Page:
The school year has begun, and so has the first blood drive of the year. The American Red Cross was stationed in the Student Center Monday and Tuesday from noon until 5:45 p.m. for students to donate blood.
Brandon Fletcher, the drive’s supervisor, has been with the Red Cross for two and a half years, and worked at a plasma donation center before that.
“The blood from this drive stays in southeastern Michigan and donors will even receive a letter telling them which hospital their blood went to,” he said.
He organizes blood drives all over southeastern Michigan, at schools, plants and corporations. Keeping the competition going between the University of Michigan and Ohio State University is even an annual “Blood Battle.”
Going 30-years strong, from Nov. 1 through Nov. 20, the rivals will compete to see which school can bring in the most blood donations. Last year, Ohio State won with 2,364 donations, putting an end to Michigan’s four-year streak.
The American Red Cross supplies more than 40 percent of the blood and blood products used in the US. There are plenty of reasons that blood donations are needed, so no donated blood will go unused.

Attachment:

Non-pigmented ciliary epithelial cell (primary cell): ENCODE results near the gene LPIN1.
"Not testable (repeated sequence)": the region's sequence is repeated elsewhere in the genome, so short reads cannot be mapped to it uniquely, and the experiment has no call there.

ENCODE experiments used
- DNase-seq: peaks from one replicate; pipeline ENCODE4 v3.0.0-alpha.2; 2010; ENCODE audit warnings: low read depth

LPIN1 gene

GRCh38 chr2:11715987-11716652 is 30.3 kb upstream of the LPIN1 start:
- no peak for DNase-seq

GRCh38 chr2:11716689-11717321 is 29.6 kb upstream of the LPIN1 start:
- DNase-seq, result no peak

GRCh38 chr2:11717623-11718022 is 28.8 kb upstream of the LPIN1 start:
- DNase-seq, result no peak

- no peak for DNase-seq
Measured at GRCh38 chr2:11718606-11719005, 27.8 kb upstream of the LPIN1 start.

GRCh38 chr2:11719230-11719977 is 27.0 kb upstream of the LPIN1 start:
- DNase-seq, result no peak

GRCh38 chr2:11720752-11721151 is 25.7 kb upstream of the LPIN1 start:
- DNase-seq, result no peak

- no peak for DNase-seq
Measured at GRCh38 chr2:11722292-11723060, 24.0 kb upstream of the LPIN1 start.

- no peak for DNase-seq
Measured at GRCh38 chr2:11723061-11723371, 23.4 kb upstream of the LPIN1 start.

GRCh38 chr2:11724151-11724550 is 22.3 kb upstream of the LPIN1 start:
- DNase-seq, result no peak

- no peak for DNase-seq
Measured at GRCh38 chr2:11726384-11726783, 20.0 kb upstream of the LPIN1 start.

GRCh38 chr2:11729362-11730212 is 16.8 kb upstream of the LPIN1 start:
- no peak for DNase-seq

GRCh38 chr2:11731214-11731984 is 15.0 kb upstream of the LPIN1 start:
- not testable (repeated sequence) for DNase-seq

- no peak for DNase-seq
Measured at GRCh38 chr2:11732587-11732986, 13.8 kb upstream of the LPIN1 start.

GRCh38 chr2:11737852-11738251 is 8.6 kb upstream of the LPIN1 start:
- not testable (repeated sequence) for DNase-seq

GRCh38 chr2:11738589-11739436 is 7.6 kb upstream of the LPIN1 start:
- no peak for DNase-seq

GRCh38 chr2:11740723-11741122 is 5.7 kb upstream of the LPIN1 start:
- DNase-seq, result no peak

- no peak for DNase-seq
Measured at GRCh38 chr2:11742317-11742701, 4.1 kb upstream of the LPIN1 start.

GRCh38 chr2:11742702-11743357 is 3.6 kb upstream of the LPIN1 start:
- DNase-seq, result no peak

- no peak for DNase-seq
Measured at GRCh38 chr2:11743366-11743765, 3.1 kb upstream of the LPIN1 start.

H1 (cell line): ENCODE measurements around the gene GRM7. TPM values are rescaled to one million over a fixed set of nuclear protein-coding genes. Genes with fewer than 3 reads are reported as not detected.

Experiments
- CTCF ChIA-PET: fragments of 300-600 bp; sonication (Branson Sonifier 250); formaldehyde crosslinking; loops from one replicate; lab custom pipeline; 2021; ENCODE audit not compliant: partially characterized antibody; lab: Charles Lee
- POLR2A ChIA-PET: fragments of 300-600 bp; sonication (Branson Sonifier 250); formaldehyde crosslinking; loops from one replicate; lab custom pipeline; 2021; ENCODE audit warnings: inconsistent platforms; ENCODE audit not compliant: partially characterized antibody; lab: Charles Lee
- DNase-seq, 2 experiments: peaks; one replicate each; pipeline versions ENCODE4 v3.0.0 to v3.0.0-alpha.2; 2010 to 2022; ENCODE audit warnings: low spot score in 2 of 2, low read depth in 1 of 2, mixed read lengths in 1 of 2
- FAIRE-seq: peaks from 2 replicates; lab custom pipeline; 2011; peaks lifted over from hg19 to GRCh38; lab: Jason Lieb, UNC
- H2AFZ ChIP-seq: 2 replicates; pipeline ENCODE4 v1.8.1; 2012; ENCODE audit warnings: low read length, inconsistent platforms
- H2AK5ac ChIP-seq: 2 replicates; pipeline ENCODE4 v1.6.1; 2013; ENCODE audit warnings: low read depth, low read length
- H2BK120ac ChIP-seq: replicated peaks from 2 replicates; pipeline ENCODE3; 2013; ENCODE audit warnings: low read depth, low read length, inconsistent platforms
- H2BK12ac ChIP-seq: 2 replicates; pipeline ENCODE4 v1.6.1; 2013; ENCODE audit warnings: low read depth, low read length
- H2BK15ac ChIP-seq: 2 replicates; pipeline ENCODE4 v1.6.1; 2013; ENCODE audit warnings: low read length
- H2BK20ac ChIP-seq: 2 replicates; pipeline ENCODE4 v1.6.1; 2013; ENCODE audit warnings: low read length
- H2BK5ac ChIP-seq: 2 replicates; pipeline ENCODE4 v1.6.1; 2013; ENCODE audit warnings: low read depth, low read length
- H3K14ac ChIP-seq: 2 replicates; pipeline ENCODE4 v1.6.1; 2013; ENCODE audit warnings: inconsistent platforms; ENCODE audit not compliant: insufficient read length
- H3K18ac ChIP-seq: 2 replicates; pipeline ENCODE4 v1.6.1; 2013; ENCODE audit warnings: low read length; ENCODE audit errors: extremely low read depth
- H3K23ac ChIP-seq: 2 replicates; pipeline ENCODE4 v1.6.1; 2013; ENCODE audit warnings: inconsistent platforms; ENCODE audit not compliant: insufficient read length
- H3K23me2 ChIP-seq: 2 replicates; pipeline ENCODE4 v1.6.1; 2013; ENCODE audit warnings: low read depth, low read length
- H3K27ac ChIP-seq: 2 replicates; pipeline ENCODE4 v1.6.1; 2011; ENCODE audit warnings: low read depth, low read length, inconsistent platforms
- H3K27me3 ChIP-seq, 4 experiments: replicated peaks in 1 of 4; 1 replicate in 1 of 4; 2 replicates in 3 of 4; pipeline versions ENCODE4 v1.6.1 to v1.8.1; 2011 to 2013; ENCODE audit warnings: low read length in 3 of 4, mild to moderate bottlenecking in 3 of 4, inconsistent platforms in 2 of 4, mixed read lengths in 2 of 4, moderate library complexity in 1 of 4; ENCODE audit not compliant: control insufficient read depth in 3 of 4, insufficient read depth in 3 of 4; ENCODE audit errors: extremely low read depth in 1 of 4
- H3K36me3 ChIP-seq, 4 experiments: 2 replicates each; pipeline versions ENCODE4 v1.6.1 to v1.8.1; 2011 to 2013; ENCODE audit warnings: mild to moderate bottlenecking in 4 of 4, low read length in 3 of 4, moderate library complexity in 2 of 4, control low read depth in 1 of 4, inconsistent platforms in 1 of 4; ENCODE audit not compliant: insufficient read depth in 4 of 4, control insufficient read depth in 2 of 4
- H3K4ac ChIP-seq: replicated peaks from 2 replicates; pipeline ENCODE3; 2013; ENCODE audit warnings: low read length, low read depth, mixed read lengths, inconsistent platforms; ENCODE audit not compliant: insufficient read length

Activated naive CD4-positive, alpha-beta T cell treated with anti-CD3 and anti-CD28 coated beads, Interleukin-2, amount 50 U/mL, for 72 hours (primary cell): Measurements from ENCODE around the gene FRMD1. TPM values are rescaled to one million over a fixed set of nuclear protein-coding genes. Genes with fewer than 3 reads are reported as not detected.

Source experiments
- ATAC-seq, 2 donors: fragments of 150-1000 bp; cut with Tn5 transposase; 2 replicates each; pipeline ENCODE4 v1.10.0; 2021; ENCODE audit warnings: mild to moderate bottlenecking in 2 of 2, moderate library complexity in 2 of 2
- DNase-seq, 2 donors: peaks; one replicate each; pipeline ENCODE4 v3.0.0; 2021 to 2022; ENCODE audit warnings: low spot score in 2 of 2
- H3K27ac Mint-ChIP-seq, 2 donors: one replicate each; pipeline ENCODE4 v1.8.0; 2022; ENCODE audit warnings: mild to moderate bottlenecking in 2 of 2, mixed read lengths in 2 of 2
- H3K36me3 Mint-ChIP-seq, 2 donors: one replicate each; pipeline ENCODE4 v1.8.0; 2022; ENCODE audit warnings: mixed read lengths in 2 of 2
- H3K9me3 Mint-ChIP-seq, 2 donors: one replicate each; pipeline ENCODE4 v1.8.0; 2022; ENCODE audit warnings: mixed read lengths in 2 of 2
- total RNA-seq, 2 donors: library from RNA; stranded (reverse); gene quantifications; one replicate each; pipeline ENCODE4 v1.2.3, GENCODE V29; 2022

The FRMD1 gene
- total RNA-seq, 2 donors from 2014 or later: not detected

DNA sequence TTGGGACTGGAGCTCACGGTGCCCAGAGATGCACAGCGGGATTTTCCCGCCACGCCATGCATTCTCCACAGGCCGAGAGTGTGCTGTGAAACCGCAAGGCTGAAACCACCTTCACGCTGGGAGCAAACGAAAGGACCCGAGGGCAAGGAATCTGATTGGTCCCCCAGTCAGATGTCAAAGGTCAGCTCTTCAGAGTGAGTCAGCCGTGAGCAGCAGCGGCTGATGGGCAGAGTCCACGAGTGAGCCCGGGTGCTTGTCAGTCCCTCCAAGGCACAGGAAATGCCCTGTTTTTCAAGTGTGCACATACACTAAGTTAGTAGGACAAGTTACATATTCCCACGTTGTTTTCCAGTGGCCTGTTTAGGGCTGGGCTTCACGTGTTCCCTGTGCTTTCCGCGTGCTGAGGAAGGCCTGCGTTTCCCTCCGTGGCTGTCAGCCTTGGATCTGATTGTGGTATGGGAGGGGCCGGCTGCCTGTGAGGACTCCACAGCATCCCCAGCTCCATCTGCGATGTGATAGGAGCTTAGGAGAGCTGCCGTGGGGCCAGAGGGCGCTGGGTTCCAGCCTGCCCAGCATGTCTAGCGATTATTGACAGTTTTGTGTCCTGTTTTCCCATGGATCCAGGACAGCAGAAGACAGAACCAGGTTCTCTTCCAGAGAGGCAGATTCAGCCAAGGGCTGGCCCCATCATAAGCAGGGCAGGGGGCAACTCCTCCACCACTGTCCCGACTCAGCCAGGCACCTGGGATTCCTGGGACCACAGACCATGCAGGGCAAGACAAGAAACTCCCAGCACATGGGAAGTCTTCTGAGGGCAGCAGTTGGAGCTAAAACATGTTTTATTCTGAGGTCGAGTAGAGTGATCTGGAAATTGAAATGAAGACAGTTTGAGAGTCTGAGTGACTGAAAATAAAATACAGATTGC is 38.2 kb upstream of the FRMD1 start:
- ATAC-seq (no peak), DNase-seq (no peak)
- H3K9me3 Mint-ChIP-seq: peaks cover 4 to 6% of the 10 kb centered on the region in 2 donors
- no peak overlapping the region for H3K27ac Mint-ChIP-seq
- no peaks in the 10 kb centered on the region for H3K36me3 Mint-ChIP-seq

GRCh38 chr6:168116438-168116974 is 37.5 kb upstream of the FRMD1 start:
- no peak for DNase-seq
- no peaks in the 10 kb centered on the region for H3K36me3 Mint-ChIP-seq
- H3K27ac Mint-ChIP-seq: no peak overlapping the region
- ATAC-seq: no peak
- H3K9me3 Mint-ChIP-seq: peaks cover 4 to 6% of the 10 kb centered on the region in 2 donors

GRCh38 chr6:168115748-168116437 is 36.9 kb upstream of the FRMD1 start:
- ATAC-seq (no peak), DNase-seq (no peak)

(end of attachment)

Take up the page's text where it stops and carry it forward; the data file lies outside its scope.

Though there are a few restrictions on students for giving blood, even if they do not weigh enough or if are ill at the time, there are plenty of other ways to help out.
Raven Beasley, a psychology major at EMU, was nervous waiting to donate on Monday afternoon.
“I don’t really care for needles,” she said. “But I wanted to donate in high school and couldn’t, so I am now.”
A fear of needles is a common deterrent for many potential donors. The Red Cross workers are used to dealing with people with this fear and helping them through it. But there are other ways to help out if people aren’t up to facing their fear just yet. The Red Cross is always accepting volunteers to work at drives and they also accept monetary donations.
“I received an email about the blood drive,” Mohammed Alghfais, an economics major, said. “I figured it’d be a good experience.”
The Red Cross usually holds drives at EMU about six times a year. The Red Cross website has a number of things to keep in mind before donating blood. Donors are to bring two forms of identification with them. More importantly, getting a good night’s sleep the night before, eating a healthy meal and staying hydrated throughout the day are necessary.
Officials said if there is too much fat in a person’s blood at the time of donation, they might not be able to test it for disease and their donation won’t be able to be used for a transfusion. Also, make sure you have some spare time after donating to relax and consume the refreshments that are supplied.
Information about EMU’s next blood drive will be announced via email or posted on the bulletin boards around campus.
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